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What I see is the cost barrier. We’re not in the Top 10% of wage earners, yet even our med school son needs 6 digit loans to do med school and the first of those digits isn’t 1. Most of that is med school and living expenses. He’s not living it up. He shares a 2/1 apartment reducing his rent to $500/month. Part of it is the expensive tests, needing a decent wardrobe, and in non-Covid years, travel for interview residencies, etc.

We’ve mused many times including within the last week that I have no idea how those without significant means do it. He tells me many students scrimp to try to save - and this well into their 20s, for some, 30s. Next year he at least starts getting paid instead of taking out more loans, but it’s not a doctor’s salary for 4-5 more years.

It’s something we were aware of before he chose his path, so nothing new nor unexpected and he will work through it. It’s something he’s wanted to do since he was 8 (literally) and he enjoys it tremendously. He’s also very, very good at it based upon scores, patient, doctor, and peer reviews - currently interviewing at several top programs for residency. He’ll make it work and we help as we can, both in the past and future. But how does anyone with an average - or less - income even contemplate being able to follow his path?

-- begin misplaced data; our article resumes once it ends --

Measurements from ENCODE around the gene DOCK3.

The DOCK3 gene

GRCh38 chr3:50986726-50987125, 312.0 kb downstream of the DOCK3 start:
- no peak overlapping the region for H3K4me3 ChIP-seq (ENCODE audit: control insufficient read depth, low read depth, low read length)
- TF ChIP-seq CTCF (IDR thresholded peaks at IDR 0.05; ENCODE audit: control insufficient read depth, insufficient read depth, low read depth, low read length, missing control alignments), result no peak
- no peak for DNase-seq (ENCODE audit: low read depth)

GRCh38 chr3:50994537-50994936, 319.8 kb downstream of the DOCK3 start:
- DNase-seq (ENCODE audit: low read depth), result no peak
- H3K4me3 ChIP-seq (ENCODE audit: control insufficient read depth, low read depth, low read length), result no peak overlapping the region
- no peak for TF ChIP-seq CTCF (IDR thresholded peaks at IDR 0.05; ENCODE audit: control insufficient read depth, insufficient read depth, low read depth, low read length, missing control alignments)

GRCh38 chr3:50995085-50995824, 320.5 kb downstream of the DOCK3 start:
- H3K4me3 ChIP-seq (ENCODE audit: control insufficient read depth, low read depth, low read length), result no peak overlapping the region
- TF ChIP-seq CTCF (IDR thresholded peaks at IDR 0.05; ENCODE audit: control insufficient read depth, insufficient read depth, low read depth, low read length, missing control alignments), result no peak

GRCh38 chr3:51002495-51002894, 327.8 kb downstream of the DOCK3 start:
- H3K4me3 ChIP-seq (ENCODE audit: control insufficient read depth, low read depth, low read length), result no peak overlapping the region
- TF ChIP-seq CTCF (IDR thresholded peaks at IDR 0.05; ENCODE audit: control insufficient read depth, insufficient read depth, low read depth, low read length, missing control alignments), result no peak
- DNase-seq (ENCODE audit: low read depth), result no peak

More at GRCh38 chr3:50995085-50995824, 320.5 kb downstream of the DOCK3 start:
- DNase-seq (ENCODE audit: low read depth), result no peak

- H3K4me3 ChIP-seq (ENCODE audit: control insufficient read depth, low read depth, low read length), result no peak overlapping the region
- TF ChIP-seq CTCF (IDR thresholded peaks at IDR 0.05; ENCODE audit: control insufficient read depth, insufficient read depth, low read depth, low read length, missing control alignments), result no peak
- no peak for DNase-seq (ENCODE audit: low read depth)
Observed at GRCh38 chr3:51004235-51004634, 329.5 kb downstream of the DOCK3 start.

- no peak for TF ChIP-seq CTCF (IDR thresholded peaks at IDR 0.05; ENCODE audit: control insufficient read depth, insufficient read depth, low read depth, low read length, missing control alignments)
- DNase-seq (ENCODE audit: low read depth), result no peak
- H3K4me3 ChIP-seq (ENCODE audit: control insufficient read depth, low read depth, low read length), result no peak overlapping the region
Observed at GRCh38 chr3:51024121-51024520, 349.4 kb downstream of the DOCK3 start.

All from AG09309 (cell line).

On top of that, we’re in a statistically average school district. I work in that school district. I pulled him to homeschool starting in 7th grade because I didn’t see a way he could get the foundation he needed (and was capable of) at my school nor are there good private schools around us. I knew enough to get/provide a top notch high school education for him - and knew enough about our school, etc. How do “typical,” esp lower income, parents do this to even give their student the foundation to do as well in college as they need to for med school acceptance?

Lest anyone wonder (because people often do), I’ve asked him if he regrets homeschooling - he tells me he doesn’t. Nor did it make it difficult for him to go on to a Top 30 college socially or academically.

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Regarding journalism, I disagree slightly with the quote in the first post by with I think that the internet has opened up opportunities for people who didn’t have access before.

I look at the biography of CNNs Brian stelter
who is relatively young at 35, a millennial. I can’t even remember the name of his college, it’s not a famous one to me but he started a blog there and got a job at the New York Times straight after college at 22.

I wasn’t arguing that “AI will replace everyone”, but that the bifurcation (of compensation, etc.) will become ever more pronounced and even extreme in almost every industry and sector.